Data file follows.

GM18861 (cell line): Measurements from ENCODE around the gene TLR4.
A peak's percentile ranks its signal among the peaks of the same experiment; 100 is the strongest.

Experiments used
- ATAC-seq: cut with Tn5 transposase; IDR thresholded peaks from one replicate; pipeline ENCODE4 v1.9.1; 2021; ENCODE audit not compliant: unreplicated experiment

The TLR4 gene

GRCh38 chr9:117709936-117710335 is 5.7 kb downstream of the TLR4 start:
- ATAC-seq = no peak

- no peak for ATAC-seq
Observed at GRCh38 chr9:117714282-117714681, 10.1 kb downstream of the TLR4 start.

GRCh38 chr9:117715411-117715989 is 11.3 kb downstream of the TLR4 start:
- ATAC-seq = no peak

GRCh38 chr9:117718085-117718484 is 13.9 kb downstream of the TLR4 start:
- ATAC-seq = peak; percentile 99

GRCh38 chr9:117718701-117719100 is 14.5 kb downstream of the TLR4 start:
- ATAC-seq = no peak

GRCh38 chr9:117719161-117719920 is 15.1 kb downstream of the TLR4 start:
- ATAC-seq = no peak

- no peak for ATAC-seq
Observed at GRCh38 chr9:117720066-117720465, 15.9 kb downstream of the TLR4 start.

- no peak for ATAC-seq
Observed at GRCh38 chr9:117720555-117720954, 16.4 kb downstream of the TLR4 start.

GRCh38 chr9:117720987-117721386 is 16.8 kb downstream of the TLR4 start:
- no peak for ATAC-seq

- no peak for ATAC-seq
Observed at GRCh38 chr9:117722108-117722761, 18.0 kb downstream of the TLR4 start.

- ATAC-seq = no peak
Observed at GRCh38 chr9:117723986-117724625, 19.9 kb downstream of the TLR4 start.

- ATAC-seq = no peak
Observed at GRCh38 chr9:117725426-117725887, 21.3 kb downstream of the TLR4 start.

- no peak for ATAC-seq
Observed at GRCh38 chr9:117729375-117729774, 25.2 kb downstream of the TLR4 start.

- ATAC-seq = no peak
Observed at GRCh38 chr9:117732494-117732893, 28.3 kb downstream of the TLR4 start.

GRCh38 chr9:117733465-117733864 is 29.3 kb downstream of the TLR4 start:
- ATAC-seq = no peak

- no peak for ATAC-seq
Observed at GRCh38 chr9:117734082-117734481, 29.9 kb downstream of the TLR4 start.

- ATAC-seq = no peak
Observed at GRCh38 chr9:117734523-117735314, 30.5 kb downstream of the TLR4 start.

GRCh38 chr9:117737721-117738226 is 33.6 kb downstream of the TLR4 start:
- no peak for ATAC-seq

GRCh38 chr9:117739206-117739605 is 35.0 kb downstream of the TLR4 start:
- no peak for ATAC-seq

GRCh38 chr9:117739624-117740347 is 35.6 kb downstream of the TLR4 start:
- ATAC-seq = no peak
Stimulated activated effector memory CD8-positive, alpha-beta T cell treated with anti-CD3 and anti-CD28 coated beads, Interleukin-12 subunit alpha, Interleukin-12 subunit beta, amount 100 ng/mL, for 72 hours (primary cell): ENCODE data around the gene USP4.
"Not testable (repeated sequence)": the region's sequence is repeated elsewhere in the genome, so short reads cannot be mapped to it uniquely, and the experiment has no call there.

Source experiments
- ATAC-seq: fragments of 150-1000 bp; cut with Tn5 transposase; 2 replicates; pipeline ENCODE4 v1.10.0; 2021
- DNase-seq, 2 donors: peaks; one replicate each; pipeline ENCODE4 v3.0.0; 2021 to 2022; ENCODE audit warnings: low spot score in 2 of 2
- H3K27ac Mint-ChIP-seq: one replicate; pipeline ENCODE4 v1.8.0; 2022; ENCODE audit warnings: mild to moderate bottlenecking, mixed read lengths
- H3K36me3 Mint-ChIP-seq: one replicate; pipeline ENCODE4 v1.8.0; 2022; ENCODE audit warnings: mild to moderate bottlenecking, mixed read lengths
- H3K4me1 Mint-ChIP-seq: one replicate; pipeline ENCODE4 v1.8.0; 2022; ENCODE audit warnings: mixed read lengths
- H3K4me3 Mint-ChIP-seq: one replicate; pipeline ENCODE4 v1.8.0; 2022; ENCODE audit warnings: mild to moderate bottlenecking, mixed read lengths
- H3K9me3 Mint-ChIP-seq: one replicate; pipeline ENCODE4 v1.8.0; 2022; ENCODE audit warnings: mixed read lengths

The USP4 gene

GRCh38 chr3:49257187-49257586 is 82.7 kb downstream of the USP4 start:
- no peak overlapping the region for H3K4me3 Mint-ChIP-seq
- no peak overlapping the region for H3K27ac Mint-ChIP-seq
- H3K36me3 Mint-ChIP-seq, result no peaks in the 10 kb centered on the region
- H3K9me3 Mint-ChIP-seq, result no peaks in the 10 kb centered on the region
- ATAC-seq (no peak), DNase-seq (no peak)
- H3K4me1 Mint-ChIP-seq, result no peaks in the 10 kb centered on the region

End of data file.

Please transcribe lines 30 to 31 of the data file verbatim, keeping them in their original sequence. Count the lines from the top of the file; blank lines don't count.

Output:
- no peak for ATAC-seq
Observed at GRCh38 chr9:117729375-117729774, 25.2 kb downstream of the TLR4 start.